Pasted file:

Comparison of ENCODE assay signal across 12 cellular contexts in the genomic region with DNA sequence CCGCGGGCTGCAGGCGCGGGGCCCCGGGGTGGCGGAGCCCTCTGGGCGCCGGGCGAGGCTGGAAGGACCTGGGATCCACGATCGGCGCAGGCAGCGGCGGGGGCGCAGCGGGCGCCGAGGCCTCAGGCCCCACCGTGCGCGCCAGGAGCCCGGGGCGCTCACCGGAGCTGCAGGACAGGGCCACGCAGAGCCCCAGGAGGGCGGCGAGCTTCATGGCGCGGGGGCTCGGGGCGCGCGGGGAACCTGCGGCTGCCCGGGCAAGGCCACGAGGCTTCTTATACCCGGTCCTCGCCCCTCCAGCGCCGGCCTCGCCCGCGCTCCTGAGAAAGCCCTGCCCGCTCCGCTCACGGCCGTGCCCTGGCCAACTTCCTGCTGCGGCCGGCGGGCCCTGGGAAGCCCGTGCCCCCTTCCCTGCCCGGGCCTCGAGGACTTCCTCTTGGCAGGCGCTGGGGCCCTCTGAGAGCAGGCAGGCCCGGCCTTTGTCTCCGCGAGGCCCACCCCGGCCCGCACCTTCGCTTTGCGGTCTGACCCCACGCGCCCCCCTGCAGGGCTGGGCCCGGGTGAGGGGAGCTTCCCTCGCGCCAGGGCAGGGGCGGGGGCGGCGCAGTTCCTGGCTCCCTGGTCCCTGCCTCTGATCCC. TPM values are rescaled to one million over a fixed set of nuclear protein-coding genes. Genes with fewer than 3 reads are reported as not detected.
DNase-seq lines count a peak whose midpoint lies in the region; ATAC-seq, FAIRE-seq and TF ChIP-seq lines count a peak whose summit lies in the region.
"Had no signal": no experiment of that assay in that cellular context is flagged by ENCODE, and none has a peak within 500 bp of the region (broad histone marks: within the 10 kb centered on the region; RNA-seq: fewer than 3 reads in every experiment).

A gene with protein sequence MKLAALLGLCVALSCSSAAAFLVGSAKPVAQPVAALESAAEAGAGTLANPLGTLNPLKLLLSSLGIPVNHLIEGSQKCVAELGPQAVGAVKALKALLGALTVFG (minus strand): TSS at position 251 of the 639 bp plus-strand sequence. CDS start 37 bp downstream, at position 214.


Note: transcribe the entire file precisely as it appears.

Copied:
Comparison of ENCODE assay signal across 12 cellular contexts in the genomic region with DNA sequence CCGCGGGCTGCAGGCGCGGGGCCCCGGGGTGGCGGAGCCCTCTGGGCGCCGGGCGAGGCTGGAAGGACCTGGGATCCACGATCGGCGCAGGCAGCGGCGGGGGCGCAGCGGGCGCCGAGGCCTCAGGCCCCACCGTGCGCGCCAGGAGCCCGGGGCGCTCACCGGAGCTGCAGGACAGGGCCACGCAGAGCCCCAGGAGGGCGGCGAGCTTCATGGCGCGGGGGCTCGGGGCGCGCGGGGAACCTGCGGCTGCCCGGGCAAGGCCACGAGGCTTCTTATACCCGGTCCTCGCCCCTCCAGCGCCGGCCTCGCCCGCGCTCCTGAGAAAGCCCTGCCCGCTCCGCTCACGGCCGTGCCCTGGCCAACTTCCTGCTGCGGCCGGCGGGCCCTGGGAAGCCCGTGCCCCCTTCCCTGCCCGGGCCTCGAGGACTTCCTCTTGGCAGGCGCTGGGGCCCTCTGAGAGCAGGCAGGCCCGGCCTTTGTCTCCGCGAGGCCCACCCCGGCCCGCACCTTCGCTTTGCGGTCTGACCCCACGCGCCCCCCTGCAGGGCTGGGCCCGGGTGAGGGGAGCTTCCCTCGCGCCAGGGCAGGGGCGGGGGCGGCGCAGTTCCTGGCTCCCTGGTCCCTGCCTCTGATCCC. TPM values are rescaled to one million over a fixed set of nuclear protein-coding genes. Genes with fewer than 3 reads are reported as not detected.
DNase-seq lines count a peak whose midpoint lies in the region; ATAC-seq, FAIRE-seq and TF ChIP-seq lines count a peak whose summit lies in the region.
"Had no signal": no experiment of that assay in that cellular context is flagged by ENCODE, and none has a peak within 500 bp of the region (broad histone marks: within the 10 kb centered on the region; RNA-seq: fewer than 3 reads in every experiment).

A gene with protein sequence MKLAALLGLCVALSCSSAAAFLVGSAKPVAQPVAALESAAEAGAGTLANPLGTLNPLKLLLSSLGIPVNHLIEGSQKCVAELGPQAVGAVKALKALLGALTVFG (minus strand): TSS at position 251 of the 639 bp plus-strand sequence. CDS start 37 bp downstream, at position 214.